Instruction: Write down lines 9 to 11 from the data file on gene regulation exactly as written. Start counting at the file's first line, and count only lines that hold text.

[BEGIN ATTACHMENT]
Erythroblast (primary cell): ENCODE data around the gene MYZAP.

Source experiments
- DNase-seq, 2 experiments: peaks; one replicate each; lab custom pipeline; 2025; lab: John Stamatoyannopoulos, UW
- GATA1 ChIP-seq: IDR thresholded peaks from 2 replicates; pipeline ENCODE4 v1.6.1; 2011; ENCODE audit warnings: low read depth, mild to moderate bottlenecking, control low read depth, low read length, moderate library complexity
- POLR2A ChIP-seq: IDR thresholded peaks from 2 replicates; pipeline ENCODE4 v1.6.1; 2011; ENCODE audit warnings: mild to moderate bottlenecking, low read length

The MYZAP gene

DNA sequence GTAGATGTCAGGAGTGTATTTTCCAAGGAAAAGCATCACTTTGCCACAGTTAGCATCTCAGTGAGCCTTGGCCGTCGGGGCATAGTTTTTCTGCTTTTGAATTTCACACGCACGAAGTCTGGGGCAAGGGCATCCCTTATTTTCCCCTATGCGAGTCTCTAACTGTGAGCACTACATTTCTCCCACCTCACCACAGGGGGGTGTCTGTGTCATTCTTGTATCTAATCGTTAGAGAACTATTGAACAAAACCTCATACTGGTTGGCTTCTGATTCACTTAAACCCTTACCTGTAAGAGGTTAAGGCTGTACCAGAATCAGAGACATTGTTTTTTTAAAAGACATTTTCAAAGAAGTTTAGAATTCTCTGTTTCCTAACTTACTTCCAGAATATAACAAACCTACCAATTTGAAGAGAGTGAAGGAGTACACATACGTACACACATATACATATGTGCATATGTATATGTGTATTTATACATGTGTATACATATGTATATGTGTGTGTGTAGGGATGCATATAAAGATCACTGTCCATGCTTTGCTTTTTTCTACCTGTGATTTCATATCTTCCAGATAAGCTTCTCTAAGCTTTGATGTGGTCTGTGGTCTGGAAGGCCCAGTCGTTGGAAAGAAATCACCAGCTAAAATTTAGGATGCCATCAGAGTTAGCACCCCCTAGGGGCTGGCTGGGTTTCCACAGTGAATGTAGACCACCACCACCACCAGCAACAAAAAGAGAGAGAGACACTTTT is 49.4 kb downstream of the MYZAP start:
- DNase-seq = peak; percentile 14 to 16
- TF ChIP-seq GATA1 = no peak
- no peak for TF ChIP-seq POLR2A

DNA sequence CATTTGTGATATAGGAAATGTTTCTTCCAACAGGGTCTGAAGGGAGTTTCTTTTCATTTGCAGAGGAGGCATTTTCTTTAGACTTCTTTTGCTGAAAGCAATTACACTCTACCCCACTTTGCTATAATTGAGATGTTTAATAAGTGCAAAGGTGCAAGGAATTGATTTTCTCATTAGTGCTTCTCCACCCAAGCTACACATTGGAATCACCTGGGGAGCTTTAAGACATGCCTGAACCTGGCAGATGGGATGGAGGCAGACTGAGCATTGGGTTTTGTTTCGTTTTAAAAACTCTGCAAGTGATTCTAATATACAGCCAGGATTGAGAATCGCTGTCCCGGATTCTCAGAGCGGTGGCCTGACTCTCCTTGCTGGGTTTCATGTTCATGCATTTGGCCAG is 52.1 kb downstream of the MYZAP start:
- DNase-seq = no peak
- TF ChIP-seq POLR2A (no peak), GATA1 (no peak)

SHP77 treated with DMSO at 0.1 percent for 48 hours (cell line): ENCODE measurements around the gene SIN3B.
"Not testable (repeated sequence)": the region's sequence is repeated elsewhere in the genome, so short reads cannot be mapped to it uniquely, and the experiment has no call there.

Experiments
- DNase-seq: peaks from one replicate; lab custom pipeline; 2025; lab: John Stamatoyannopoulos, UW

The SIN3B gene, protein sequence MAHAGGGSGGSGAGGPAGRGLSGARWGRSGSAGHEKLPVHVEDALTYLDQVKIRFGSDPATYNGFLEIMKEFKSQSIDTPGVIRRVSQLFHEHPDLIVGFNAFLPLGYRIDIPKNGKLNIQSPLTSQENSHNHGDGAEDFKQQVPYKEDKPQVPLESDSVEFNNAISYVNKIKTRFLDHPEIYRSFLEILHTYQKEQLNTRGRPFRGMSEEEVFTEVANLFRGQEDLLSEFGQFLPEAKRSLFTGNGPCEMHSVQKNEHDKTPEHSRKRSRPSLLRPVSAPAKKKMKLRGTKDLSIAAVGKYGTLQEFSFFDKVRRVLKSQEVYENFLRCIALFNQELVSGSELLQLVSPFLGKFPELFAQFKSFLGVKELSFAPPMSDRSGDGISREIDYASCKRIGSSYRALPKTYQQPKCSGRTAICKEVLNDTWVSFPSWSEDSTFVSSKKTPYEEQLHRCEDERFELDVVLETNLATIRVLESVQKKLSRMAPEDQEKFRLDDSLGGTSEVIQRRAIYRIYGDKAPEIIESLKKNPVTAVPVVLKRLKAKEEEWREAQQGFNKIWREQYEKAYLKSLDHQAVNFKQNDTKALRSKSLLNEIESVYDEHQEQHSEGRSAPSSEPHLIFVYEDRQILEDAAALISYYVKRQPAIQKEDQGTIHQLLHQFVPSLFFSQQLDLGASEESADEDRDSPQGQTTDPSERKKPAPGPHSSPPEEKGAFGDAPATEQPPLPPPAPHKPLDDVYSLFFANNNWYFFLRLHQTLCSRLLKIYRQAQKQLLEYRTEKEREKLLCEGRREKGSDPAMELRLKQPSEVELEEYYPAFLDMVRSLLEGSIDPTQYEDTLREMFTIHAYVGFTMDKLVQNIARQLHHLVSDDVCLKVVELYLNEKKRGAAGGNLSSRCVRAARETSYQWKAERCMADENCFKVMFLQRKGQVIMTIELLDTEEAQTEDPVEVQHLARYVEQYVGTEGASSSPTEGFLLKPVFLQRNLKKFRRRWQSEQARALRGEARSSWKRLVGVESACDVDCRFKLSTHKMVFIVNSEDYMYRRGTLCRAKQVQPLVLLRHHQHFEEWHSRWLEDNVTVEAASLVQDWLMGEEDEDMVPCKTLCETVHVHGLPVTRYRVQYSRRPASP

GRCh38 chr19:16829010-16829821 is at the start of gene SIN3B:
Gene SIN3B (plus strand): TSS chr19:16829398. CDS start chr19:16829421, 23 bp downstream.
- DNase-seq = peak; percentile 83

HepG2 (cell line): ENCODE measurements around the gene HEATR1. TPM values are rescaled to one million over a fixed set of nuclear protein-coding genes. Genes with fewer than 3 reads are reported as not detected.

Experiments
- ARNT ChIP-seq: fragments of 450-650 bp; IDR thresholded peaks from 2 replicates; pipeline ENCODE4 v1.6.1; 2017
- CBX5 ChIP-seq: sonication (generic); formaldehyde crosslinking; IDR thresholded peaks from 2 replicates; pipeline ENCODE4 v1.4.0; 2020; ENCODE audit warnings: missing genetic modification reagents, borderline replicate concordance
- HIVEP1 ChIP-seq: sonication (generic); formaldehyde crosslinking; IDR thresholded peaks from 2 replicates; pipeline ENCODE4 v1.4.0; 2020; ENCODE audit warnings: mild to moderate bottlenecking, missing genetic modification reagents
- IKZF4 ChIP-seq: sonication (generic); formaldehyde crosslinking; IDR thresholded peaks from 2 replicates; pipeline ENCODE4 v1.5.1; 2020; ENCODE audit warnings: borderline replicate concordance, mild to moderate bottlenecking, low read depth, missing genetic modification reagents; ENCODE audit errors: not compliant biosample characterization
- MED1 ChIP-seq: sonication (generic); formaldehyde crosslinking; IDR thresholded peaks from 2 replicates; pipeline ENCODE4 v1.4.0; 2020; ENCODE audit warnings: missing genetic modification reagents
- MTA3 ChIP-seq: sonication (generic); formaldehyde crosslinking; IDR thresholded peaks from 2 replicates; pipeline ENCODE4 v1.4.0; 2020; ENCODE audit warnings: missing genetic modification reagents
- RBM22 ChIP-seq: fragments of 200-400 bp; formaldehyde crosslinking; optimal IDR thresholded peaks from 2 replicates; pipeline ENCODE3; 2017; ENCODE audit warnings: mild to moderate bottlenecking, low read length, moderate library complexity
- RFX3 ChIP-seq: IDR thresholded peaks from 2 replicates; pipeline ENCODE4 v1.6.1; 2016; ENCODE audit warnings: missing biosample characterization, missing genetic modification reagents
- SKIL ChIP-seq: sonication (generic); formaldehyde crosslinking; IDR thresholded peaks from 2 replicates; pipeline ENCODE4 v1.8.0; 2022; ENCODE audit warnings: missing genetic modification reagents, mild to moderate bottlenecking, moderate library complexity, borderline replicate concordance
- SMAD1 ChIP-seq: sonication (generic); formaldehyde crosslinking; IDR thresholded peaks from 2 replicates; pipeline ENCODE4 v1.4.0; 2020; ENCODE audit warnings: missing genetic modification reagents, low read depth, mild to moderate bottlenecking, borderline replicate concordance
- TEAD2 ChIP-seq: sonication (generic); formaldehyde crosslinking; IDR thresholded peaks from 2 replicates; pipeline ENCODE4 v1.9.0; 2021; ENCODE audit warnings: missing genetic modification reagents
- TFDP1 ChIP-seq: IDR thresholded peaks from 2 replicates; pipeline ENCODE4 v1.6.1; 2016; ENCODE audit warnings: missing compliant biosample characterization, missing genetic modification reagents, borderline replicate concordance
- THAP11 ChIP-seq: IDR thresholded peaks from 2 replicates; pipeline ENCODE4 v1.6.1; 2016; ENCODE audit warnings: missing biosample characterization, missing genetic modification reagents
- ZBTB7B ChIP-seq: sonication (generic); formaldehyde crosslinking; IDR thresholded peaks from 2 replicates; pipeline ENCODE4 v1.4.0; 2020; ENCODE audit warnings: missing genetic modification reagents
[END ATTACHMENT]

- TF ChIP-seq GATA1 = no peak
- no peak for TF ChIP-seq POLR2A

DNA sequence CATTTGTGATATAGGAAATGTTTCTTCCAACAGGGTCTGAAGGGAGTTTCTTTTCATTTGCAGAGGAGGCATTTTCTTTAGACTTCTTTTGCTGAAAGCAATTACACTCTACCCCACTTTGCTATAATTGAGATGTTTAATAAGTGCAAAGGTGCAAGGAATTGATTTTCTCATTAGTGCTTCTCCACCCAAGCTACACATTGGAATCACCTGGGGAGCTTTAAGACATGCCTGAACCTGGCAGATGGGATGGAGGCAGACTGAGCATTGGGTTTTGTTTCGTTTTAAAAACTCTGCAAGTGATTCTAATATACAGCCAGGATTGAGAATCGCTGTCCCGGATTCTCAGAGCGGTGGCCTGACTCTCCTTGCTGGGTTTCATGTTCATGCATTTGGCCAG is 52.1 kb downstream of the MYZAP start: